* Reminder: Restorative Shabbat Experience, Friday, February 7.
Here is our weekly "5-Point Parasha", a short list of what we are enjoying or pondering, as it relates to life and Torah.
Rabbi Sherril offers a quick summary of Parashat Bo:
The Torah reading for this week is chock-full of action, grandly dramatic scenarios, and mitzvot - commandments. We read about the last three of the ten plagues, swarms of locusts, deep, paralyzing darkness, and the killing of the Egyptians’ first-born sons. GD gives over the first mitzvah to the people of Israel, which is to establish a calendar based on the monthly rebirth of the moon. We also get the mitzvot of the holy vessels: tefillin and mezuzah. And it’s in this reading that the Passover story unfolds, including the commandment to eat matzah.
Rabbi Sherril reflects on Parashat Bo:
THE PARSHA OPENS with GD speaking to Moshe, saying the words “Bo! Come to Pharaoh” (Ex. 10:1). The Midrash teaches that Moshe foresaw that the last three plagues would be the most difficult, so GD assures him by saying , “Come with Me to Pharaoh; I am right here with you.” (Otzar Chaim, Parashat Bo)
THE MONTH OF FEBRUARY is Black History Month and Disability Awareness Month in Canada, and LGBTQ History Month in the UK. And it is also the month in which we celebrate Valentine’s Day, the day of love and loving. Each of us is different, one from the other, in a remarkable range of dimensions of diversity. It could be that we are different because of our skin colour, or our ability or disability, or our sexual orientation, or our education, or our income, or our religious or spiritual beliefs, or in a myriad of other ways. But Valentine’s Day, the day that reminds us to love and to allow ourselves to be loved, pulls it all together. We are called to open our hearts in the midst of this coldest season, pushing through the hardened heart of Pharaoh and entering into those soft and tender depths within.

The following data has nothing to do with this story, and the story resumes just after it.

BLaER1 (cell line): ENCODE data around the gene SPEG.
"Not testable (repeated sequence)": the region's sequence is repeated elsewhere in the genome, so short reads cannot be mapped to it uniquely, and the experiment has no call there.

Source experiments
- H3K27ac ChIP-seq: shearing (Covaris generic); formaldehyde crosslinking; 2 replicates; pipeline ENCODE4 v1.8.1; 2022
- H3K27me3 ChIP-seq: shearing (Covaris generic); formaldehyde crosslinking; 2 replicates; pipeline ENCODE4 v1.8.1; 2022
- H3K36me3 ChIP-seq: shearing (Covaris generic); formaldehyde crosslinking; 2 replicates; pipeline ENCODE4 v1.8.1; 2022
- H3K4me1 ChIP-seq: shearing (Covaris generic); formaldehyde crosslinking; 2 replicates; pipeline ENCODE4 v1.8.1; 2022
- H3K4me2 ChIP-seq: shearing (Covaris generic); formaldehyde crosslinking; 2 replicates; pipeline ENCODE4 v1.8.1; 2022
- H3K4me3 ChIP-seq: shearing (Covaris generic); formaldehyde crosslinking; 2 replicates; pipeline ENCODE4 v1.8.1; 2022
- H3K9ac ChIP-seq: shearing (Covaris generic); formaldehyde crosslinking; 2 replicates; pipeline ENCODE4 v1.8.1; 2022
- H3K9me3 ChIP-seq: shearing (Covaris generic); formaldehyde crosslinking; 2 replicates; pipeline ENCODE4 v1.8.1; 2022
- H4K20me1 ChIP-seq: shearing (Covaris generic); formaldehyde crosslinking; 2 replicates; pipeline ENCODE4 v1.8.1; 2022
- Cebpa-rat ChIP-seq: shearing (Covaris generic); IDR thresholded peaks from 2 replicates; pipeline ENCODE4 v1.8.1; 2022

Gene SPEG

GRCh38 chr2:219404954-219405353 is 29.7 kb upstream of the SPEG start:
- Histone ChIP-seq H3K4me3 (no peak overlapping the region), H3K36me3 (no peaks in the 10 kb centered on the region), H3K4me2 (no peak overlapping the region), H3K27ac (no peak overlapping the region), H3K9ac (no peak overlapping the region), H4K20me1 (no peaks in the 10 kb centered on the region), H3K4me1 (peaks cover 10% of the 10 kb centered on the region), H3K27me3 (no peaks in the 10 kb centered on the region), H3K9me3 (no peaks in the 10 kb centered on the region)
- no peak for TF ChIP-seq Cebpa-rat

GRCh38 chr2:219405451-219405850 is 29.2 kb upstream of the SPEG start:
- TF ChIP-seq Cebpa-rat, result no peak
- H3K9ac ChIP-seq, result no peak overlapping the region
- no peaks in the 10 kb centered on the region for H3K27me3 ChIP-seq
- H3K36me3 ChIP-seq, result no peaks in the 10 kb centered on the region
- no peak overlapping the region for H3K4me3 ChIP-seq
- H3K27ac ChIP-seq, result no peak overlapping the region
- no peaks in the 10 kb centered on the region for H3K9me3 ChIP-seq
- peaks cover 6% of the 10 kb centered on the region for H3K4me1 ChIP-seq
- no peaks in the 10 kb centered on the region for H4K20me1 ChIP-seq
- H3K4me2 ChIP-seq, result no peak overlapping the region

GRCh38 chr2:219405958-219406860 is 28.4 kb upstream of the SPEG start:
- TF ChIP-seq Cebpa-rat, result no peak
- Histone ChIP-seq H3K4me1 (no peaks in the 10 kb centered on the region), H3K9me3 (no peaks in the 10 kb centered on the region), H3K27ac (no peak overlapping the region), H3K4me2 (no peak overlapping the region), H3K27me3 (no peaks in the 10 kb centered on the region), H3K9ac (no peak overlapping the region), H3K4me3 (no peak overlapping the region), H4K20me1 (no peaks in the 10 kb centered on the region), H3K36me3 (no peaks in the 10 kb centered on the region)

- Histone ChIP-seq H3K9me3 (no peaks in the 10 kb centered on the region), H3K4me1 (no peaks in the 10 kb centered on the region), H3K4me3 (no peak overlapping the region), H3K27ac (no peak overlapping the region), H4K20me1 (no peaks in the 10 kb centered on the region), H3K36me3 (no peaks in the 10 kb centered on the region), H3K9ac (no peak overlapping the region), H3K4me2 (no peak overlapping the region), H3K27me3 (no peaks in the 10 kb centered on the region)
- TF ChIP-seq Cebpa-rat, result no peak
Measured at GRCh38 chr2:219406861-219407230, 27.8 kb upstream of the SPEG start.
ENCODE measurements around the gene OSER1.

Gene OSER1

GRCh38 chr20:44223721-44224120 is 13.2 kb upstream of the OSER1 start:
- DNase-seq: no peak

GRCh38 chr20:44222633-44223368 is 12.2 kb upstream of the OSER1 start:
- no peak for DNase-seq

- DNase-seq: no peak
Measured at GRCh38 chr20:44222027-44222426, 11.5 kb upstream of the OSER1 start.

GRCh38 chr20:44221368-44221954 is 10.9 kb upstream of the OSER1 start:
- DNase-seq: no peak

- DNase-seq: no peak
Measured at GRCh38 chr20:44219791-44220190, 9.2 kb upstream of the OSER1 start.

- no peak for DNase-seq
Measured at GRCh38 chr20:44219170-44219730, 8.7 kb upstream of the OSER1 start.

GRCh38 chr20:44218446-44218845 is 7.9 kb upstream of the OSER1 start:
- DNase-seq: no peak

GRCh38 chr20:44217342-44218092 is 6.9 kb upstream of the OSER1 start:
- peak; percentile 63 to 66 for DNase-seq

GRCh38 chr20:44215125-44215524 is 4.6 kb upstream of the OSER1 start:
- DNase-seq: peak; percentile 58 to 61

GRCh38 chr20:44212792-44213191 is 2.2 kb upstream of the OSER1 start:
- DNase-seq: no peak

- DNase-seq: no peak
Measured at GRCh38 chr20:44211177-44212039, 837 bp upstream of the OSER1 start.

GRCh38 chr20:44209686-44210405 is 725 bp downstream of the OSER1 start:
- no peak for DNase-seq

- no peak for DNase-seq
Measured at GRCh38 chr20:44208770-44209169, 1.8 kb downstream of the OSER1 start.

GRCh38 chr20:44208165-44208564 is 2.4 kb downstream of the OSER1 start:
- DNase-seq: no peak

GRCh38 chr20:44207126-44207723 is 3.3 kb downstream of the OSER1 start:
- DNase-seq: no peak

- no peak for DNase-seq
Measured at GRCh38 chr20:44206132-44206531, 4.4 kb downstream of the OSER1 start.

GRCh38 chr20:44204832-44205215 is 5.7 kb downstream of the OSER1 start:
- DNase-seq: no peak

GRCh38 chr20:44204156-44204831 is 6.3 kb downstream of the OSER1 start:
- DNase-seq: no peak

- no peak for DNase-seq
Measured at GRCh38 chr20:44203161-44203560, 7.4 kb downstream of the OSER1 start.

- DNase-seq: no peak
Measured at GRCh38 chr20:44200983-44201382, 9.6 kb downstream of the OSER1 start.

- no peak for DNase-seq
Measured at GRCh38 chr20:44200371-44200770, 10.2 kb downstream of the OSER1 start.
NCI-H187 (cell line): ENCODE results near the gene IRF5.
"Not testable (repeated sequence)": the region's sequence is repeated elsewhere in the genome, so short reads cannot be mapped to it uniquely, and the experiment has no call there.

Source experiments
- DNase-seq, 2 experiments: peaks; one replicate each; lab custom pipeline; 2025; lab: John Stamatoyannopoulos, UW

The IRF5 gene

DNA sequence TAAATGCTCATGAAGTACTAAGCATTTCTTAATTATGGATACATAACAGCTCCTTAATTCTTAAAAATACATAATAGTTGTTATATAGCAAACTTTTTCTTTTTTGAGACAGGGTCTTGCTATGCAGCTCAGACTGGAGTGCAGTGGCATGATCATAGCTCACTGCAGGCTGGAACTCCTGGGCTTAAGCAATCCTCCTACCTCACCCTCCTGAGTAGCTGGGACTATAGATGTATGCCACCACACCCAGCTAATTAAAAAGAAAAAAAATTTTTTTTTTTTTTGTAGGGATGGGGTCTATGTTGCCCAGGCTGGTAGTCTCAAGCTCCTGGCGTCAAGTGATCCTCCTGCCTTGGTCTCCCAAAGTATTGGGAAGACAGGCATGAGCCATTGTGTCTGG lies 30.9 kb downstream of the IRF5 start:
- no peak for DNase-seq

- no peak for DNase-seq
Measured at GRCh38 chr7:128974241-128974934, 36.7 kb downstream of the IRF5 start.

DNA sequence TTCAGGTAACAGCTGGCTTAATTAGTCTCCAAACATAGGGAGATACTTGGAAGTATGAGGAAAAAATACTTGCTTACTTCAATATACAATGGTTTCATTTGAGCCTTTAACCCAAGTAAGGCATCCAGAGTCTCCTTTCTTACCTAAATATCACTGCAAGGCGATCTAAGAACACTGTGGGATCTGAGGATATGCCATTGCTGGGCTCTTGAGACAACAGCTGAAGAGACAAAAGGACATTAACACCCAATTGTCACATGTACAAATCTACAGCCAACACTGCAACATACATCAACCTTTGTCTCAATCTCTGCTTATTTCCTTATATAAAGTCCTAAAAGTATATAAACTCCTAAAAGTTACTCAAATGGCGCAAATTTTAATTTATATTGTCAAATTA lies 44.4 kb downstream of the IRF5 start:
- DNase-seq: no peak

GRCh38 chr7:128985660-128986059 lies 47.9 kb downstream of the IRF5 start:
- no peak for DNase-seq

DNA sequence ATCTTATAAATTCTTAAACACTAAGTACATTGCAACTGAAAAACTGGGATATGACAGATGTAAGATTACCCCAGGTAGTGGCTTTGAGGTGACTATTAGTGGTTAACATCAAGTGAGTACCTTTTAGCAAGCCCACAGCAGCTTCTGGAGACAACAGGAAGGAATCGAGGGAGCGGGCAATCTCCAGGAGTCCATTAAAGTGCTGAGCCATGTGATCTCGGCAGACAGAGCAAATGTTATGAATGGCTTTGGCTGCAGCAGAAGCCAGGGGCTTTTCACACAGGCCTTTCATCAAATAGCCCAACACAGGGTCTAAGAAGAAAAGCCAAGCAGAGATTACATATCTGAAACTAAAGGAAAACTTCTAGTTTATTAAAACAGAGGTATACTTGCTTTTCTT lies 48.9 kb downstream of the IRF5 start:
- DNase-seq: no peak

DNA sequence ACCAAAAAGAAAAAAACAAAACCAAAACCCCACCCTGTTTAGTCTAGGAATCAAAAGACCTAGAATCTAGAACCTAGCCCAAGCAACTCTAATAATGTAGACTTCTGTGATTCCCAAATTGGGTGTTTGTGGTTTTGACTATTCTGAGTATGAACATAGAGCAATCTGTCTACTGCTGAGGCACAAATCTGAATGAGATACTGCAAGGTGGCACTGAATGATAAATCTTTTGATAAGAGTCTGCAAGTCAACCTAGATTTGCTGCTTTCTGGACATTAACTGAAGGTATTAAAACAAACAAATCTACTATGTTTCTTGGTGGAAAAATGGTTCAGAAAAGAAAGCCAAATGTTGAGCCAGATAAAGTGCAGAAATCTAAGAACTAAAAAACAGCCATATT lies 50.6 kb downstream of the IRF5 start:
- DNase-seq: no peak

WHEN WE DO THIS, when we open our hearts to ourselve and others, the blessing we receive is one of expansiveness, spaciousness, and, ultimately, freedom. We take that first step out of the narrow spaces of Mitzrayim, Egypt, and become conscious journeyers touched by the promise of freedom. Freedom in our tradition is not merely “freedom from” - freedom from oppression, suffering, or servitude. It is “freedom to” - freedom to be in direct relationship with whomever we want and with whatever it is we conceive of as holy and sacred.
IN OUR TORAH PORTION, GD says to Moses, “Bo! Come to Pharaoh.” Our teacher Rabbi Shefa Gold asks us to imagine that in this verse, GD is talking to Moshe as the prophetic voice that is within each of us, saying to you: “Bo! Come on in! I am waiting for you inside the heart of Pharaoh. The heart of Pharaoh is that most human place which is inside you. It is the place that has grown heavy with the weight of life's experience. It is the place that has hardened - its outer shell cynical, and its fragile and soft inner layers made of fear and anxiety and yearning. Bo – come through this heart of Pharaoh if you are to find your freedom.”